The Government has recently released news that the majority of landlords hoped or assumed would never come; section 21 of the Housing Act 1988 will be repealed in the (apparently) near future. This marks a complete turnaround in strategy from the Government following the passing of the Housing Act in 1988, which was introduced with the intention of making renting easier for landlords in order to open up the private rented sector.
To recap, section 21 allows a landlord to serve a ‘no-fault’ contractual notice on a tenant giving them two months’ notice to vacate their property. By abolishing section 21, landlords will only be able to serve a section 8 notice to obtain possession of their property - this can only be served if certain grounds are proved, such as non-payment of rent or anti-social behaviour.
The news comes after a Government consultation found that those renting from private landlords have been left feeling “perpetually vulnerable” that their tenancy could be ended at short notice.
In practice, a section 21 notice can only be served if certain requirements are met at the start of the tenancy or during the duration of the tenancy; providing the tenant with a ‘How to Rent Guide’, a gas safety certificate, tenancy deposit prescribed information and, most recently, not demanding or accepting any fees prohibited under The Tenant Fees Act 2019.
One criticism of the intention to abolish section 21 is that removing the ability to serve such a notice also removes the incentive for landlords to comply with the above mentioned (ever increasing) list of requirements linked with serving the notice. There are other measures to ensure compliance, but these are often reliant on the local authority taking enforcement measures and they are currently understaffed and underfunded. There is also a concern that the proposals will lead to reluctance on the part of landlords to enter the private lettings market, with the result that less stock will be available for tenants, which in turn will drive up rents.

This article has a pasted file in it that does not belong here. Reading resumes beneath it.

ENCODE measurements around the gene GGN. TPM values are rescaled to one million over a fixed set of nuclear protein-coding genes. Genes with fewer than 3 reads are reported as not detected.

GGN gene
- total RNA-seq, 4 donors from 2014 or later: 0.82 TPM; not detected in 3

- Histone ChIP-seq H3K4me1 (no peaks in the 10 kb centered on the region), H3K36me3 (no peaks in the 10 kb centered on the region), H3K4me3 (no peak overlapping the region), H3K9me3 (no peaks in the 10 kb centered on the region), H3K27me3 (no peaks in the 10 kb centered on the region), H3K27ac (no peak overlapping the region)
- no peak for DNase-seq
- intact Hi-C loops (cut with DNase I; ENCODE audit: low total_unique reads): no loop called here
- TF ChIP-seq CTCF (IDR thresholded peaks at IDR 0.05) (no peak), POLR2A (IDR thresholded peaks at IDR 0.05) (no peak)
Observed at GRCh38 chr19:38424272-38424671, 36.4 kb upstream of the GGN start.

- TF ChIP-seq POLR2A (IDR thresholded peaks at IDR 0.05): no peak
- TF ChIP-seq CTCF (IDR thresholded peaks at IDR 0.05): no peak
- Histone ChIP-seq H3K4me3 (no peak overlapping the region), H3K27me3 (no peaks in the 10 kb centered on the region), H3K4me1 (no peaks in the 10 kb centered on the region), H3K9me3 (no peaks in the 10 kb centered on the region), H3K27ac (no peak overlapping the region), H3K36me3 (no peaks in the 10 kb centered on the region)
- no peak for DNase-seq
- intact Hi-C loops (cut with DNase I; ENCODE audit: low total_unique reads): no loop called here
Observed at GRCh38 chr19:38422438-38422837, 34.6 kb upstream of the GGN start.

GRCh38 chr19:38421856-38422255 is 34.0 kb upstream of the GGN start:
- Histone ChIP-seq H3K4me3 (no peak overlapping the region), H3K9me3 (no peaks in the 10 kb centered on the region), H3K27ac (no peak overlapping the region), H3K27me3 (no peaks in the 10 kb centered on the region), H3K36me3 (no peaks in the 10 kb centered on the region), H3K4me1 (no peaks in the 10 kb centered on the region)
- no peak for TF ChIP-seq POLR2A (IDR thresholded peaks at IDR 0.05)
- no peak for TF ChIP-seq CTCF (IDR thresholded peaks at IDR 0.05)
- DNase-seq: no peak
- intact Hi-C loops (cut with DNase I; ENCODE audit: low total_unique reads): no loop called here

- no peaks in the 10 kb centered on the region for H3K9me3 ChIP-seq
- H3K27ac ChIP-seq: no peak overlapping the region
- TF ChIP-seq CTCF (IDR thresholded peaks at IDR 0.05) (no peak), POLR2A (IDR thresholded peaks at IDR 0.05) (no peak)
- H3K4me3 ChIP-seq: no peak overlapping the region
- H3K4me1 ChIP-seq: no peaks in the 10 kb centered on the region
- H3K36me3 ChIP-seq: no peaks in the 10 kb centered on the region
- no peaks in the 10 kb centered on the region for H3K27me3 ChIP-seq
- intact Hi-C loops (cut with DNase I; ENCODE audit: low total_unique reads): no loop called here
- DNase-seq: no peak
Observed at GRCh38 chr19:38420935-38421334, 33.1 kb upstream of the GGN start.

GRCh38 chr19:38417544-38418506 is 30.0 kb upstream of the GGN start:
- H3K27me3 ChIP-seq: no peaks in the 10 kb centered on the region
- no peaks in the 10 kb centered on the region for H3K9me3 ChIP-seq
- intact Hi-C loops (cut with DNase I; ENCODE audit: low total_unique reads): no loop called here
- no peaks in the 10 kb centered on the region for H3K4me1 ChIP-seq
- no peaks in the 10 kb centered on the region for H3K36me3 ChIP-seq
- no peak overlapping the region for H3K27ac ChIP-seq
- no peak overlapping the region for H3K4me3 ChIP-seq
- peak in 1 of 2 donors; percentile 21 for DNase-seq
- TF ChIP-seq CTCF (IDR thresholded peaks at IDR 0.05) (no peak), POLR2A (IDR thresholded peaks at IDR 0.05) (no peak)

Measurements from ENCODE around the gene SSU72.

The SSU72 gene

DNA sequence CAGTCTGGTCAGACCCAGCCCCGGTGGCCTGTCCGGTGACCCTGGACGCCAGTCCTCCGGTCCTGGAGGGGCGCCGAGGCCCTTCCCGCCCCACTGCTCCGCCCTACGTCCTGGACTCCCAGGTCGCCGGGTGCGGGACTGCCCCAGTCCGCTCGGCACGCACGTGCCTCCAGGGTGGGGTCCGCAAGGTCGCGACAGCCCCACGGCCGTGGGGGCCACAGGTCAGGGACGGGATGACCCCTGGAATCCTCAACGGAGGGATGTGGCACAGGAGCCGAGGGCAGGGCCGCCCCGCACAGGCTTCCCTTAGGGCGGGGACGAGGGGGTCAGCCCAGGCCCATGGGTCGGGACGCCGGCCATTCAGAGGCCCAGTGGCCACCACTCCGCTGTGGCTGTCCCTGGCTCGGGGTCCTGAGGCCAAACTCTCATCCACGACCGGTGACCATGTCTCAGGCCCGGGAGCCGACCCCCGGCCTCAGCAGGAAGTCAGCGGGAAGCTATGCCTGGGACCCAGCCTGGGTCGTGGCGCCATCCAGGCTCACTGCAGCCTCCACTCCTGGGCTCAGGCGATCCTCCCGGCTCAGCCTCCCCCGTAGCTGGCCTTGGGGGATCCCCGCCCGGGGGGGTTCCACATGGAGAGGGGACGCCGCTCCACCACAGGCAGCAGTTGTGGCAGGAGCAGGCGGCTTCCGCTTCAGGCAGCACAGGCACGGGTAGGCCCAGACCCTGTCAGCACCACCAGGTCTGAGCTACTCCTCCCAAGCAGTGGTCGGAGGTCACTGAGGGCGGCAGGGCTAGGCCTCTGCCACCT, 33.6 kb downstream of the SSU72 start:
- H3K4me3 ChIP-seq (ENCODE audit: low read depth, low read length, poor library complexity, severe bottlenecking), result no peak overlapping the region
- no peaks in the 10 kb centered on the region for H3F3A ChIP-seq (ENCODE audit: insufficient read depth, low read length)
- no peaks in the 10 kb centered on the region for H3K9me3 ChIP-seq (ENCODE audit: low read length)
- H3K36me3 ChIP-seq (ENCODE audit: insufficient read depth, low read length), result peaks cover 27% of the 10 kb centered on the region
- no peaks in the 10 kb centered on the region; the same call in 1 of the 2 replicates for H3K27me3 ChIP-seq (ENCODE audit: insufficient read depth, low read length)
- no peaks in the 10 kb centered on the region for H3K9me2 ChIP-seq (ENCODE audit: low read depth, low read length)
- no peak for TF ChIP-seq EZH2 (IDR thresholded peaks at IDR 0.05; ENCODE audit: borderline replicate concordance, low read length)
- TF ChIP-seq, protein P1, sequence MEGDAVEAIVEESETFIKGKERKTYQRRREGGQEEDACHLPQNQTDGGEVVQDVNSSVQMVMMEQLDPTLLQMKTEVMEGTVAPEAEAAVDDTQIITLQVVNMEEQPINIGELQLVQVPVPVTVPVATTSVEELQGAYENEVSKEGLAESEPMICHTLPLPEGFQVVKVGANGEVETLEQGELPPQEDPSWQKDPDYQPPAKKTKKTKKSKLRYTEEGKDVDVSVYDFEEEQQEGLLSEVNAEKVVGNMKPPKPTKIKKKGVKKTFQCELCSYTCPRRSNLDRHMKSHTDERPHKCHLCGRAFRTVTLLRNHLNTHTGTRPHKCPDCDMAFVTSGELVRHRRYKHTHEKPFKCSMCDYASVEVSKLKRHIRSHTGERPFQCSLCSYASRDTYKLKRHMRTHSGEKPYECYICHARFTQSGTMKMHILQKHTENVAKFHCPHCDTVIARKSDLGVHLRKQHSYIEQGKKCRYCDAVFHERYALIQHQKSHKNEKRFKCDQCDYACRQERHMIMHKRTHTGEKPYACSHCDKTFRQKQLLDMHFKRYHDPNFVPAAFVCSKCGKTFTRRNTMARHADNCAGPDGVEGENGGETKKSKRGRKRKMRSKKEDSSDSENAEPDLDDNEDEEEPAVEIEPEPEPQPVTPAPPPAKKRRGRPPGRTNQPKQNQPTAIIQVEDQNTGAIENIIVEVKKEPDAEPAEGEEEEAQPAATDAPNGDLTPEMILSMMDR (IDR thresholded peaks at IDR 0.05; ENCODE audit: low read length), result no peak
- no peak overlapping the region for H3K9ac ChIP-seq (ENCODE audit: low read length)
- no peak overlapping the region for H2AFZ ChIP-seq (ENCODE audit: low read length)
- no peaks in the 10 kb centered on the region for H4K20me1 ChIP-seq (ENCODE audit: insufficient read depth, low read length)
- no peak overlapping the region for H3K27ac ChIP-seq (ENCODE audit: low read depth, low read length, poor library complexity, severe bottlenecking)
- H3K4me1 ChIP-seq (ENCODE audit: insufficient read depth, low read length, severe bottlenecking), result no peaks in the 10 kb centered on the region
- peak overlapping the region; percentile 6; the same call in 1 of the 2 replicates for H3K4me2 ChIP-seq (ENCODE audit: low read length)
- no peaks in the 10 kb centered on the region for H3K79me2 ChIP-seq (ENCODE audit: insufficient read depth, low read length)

Along with the confirmation that section 21 will be repealed, the Government has also opened a consultation on how to reform the current possession procedure and the remaining section 8 route. It currently takes an average of five months for a landlord to regain possession under the section 8 route. For landlords where rental income forms part of their business or pension, or where the tenant is causing a nuisance to other tenants or neighbours, this delay is understandably unacceptable, particularly where the ability to enforce both recovery of arrears and/or costs against an outgoing tenant is either limited or uneconomical. Whilst it is encouraging that the Government is looking at ways to improve this, there is a long way to go before the section 8 route is fit for purpose.
Not only is the Government looking at ways it can speed up the section 8 route, it is also looking at expanding the grounds under which such a notice can be served. For instance, there are currently no grounds that deal with the landlord wishing to let the property to a family member, or wishing to sell the property with vacant possession. Both of these are suggestions put forward in the consultation, but there are still gaps in the proposals such as the lack of provision for possession for persistent rent arrears.
The worry is that by increasing the burden on landlords when it comes to evicting a tenant, more landlords will either stop renting altogether, increase rent to make up for the expense of letting out property, or be more selective about which tenants they choose to let to. With Scotland and Wales both requiring landlords to be licenced, there is also a fear that this further requirement and all it entails will be introduced for English tenancies.